Friday, 25 January 2013

Reading -The Lacuna, Barbara Kingsolver


Are you fans of  Barbara Kingsolver? Yes of course you are. Everyone who has read her books is a fan.

Not read her?
 
I was first introduced to Barbara Kinsolver with The Poisonwood Bible "An overzealous Baptist minister named Nathan Price drags his wife and four daughters deep into the heart of the Congo on a mission to save the unenlightened souls of Africa. The five women narrate the novel." The story spans the 1960's through to the 90's in the Congo. It is a deeply disturbing and wonderfully reflected novel. I felt compelled to read more about the Congo and followed up The Poisonwood Bible with Joseph Conrad's even more disturbing Heart Of Darkness and as if that was not enough misery I then read King Leopold's ghost. I think I read Mills and Boons for 3 months solid to recover from the harrowing experience of reading those three brilliant and terrifying books. But I am getting waylaid as usual.

Back to Barbara Kingsolver. The first couple of pages of The Poisonwood Bible are amongst my favourites in the introduction to a book category. A bit like the first line of Pride and Prejudice. You are hooked from the beginning.

 Well for the organic earth mother (or father) types try reading Animal Vegetable Miracle. A wonderful, inspiring, practical and just plain interesting look at living for a year on what the Kingsolver family produced seasonally. I particularly loved the story about her younger daughter and her chickens. Valuable lessons for life. The book has a web site. Log on and see the recipes, read a couple of chapters and get hooked on the principle.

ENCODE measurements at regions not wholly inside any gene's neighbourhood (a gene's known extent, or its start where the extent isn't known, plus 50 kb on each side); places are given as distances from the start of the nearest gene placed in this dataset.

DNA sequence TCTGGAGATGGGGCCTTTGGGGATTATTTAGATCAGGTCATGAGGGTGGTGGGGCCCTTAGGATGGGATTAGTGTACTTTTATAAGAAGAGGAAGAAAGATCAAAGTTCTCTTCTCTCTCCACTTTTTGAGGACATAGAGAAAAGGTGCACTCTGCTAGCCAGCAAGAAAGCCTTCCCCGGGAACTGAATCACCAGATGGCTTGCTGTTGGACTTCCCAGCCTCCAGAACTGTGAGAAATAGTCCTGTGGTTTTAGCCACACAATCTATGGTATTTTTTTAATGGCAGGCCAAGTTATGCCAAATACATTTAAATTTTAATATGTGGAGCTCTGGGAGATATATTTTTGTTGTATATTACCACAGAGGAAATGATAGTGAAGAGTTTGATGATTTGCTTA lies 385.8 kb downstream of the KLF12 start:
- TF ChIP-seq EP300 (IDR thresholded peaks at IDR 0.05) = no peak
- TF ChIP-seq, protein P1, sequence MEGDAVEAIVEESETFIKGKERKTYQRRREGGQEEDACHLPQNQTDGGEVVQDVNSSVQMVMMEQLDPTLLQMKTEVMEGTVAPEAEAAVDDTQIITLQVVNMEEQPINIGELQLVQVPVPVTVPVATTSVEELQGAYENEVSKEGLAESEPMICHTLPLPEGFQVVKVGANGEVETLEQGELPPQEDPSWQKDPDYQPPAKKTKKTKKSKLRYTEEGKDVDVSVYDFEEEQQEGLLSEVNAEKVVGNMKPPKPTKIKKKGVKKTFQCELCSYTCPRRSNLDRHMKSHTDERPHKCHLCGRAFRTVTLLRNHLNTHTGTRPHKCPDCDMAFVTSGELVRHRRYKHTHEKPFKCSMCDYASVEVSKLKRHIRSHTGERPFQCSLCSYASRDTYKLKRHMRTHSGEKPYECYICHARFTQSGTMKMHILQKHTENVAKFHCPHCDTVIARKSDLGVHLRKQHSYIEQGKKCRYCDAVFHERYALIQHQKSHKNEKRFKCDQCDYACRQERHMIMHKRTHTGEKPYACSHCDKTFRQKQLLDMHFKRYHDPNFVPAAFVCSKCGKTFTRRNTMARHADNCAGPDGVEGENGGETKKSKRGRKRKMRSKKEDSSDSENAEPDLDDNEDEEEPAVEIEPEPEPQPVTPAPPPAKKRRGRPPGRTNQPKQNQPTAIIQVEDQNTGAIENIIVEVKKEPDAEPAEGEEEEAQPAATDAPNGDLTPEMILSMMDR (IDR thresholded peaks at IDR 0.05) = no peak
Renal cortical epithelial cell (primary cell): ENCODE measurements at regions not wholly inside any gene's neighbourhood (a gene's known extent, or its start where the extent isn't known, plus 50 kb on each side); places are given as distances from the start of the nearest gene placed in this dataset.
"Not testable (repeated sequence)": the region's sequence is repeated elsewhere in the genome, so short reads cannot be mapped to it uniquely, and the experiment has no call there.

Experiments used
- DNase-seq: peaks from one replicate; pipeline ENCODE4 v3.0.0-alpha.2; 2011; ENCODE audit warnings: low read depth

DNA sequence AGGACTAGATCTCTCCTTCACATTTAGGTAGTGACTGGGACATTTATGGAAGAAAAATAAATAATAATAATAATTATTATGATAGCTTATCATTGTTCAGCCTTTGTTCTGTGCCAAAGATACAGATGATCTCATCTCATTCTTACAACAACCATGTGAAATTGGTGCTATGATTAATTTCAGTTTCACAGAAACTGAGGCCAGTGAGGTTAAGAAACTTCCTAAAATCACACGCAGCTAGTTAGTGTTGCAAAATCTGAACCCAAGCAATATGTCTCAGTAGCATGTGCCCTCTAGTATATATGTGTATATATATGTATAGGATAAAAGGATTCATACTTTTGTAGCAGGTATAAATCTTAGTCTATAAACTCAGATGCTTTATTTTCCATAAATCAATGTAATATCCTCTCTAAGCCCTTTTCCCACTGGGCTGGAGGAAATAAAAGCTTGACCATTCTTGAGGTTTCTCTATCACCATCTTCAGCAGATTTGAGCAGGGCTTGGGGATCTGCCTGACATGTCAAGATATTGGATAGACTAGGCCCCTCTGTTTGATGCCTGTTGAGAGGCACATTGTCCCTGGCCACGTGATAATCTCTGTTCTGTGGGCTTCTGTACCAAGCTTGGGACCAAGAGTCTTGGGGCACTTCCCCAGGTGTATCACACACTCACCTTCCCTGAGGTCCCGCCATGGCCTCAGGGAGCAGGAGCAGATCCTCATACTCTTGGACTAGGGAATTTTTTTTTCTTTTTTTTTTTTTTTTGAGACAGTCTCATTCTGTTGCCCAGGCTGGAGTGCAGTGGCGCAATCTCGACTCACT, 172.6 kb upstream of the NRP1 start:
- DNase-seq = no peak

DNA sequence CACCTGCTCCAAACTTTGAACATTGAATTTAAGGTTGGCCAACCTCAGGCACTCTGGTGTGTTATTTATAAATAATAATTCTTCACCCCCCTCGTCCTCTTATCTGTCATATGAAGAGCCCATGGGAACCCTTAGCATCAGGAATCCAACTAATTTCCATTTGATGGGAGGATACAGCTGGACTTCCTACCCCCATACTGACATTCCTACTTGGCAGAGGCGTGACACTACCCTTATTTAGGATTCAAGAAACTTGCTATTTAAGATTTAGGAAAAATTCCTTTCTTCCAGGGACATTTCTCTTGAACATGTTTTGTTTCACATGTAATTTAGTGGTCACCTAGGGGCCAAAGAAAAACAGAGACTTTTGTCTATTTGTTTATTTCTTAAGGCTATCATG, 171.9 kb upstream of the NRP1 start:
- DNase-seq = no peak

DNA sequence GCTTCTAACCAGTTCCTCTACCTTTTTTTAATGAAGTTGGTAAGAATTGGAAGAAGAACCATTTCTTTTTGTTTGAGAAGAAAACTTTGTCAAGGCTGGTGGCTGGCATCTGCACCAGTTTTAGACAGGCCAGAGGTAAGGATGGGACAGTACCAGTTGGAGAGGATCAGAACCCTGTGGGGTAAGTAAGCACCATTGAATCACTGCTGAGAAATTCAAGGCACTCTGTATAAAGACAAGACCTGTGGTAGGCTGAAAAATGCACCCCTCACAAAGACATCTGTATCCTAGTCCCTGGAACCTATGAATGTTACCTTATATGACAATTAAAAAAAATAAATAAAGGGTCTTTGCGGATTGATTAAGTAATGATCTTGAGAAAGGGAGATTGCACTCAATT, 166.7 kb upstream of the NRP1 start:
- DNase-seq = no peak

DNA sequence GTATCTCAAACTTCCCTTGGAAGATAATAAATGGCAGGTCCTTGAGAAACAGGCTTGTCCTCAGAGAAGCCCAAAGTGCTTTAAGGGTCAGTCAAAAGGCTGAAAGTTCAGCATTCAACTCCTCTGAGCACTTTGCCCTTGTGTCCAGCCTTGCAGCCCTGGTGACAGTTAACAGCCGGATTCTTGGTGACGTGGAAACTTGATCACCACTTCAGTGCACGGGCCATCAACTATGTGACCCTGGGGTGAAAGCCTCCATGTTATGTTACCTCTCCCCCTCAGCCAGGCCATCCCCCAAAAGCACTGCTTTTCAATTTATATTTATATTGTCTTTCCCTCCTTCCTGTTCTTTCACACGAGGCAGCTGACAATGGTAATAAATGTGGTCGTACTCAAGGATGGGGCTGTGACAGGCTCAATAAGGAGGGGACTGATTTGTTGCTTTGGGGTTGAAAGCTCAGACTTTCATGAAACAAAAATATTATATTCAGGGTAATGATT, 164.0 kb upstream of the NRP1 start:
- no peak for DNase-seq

I am currently reading The Lacuna after Cameron brought it back from Cape Town with "You have not read it?" incredulity in his voice. So I am reading it and loving it and don't want to put it down. This is what The Independent had to say about the book in November 2009. The reading Group Guide describes it as a " ..powerfully imagined, provocative novel," that  "takes us on an epic journey from the Mexico of artists Diego Rivera and Frida Kahlo to the America of Pearl Harbor, FDR, and J. Edgar Hoover. The Lacuna is the poignant story of a man pulled between two nations as well as an unforgettable portrait of the artist --- and of art itself."
 
Barbara Kinsolver has just published her latest offering  Flight Behaviour. which of course I will get to...... in about a year.
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